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Sports >  Gonzaga basketball

Gonzaga wins ‘war’ on the glass against taller, bigger Florida State

UPDATED: Thu., March 28, 2019

Gonzaga  forward Brandon Clarke  rebounds  against Florida State  guard Terance Mann  during the second half of Thursday’s Sweet 16 win  at the Honda Center in Anaheim, Calif. Gonzaga won 72-58. (Tyler Tjomsland / The Spokesman-Review)
Gonzaga forward Brandon Clarke rebounds against Florida State guard Terance Mann during the second half of Thursday’s Sweet 16 win at the Honda Center in Anaheim, Calif. Gonzaga won 72-58. (Tyler Tjomsland / The Spokesman-Review)

ANAHEIM, Calif. – Everything suggested Gonzaga would probably finish with a better 3-point clip than Florida State, that it would beat the Seminoles in transition points and furnish a better assist-to-turnover ratio.

If the Bulldogs had to forfeit the rebounding column to Leonard Hamilton’s giants Thursday night, they hoped to do enough else right to win a Sweet 16 rematch at the Honda Center.

But GU decided it was better to not leave it to chance, and the Zags’ victory on the glass was critical to the one on the scoreboard in Anaheim, where the higher seed moved on to the Elite Eight with a 72-58 win.

“It just took an edge and an effort that we didn’t have all year long,” Gonzaga sophomore forward Corey Kispert said. “We knew from the very beginning that it was going to be a war on the glass and in order to beat them, we had to beat them on the glass. And that’s kind of the message going into the game today, was we had to be the aggressor, and it shows in the rebounding margin.”

The Bulldogs finished with 45 rebounds, 13 on the offensive glass. The Seminoles had 36 total, seven offensive.

Those margins probably didn’t go in with great betting odds. FSU’s starting lineup featured 7-foot-4 Christ Koumadje – the tallest remaining player in the NCAA Tournament – and the Seminoles brought another force inside, 6-10 Mfiondu Kabengele, off the bench to play 26 minutes. Four other FSU players stand at least 6-6 and there isn’t one shorter than 6-4.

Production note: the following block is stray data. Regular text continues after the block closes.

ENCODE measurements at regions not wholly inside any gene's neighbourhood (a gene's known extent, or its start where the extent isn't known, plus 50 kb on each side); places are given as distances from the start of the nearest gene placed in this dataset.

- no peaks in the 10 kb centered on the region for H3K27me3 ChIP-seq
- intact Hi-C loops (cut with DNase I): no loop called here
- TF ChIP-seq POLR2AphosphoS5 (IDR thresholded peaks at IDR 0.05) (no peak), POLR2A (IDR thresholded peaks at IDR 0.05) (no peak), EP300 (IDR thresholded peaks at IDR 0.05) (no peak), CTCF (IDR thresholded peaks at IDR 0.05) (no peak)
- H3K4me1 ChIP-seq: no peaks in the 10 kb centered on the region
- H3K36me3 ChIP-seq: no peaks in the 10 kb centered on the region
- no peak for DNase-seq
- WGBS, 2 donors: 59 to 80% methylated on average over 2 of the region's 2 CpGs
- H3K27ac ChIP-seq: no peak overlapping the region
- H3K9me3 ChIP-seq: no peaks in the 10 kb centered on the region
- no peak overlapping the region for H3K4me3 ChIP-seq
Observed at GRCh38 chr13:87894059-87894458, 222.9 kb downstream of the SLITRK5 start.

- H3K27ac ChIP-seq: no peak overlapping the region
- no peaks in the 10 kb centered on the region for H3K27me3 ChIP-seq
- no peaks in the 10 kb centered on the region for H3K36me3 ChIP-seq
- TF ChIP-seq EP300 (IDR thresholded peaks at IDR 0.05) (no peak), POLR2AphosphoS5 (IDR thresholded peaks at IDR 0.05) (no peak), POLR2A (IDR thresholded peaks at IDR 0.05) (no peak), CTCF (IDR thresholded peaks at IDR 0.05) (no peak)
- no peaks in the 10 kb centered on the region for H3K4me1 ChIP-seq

“Not only are they tall, but they’re men in there,” Kispert said. “Big, strong dudes.”

But the Zags were getting the same compliment from the Seminoles.

“They have big guys inside with Rui (Hachimura) and Brandon Clarke and even (Killian) Tillie,” FSU’s RaiQuan Gray said. “Those guys are all close to 7-foot, so they take up a lot of space with their wingspan, and it’s kind of hard to fight that, especially when we’re not at full strength.”

Clarke typically tops the rebounding column for the Zags. That was the case Thursday, although it took 10 boards in the second half for the 6-8 forward to record his game-high 12, including three on the offensive glass.

Nobody else had more than five rebounds for GU, but every player had at least two. Kispert and Tillie each had five, while Hachimura and point guard Josh Perkins chipped in four each.

The Zags weren’t about to grow 2 inches before tipoff, so they talked about playing with more tenacity and brute force – things that were lacking when they lost to the Seminoles 75-60 on this stage a year ago.

“Just being physical with them, because last year we kind of feel like we got punked on the defensive end – on the rebounding end, too,” Clarke said. “So we just really tried to not let them just be more physical than us, so that’s why we kind of ended up getting more rebounds than them.”

“We all watched the film of the (2018) game and we all know that we kind of tiptoed into things and didn’t really give them our best shot physically – and we knew we had to make that change today.” Kispert said.

Limiting FSU on the offensive glass was also key. The Seminoles rebounded just 18 percent of their missed shots, and their seven offensive boards were their fewest since a Feb. 23 game at North Carolina.

“I think they got less than 20 percent of their offensive rebounds, which against a team like that is huge,” GU assistant Tommy Lloyd said. “Especially when you’re in switching, and different matchups, and you have littles marking on bigs.”

The Zags outmatched most of their West Coast Conference foes on the glass this season, but they weren’t as rugged against Atlantic Coast Conference opponents who compared better to FSU. North Carolina dominated GU on the boards (42-21), as did Duke (44-35).

“There’s some technique to it, but a lot of it is just grit and wherewithal and going to get it,” Lloyd said. “(It’s) something we tried to address (with) our team all year – against North Carolina and Tennessee, we got pounded on the glass.

“Against Duke at the end, I think they had 20 offensive rebounds. So it’s something we knew is kind of an Achilles’ heel of ours, and I think our guys have done a great job responding.”

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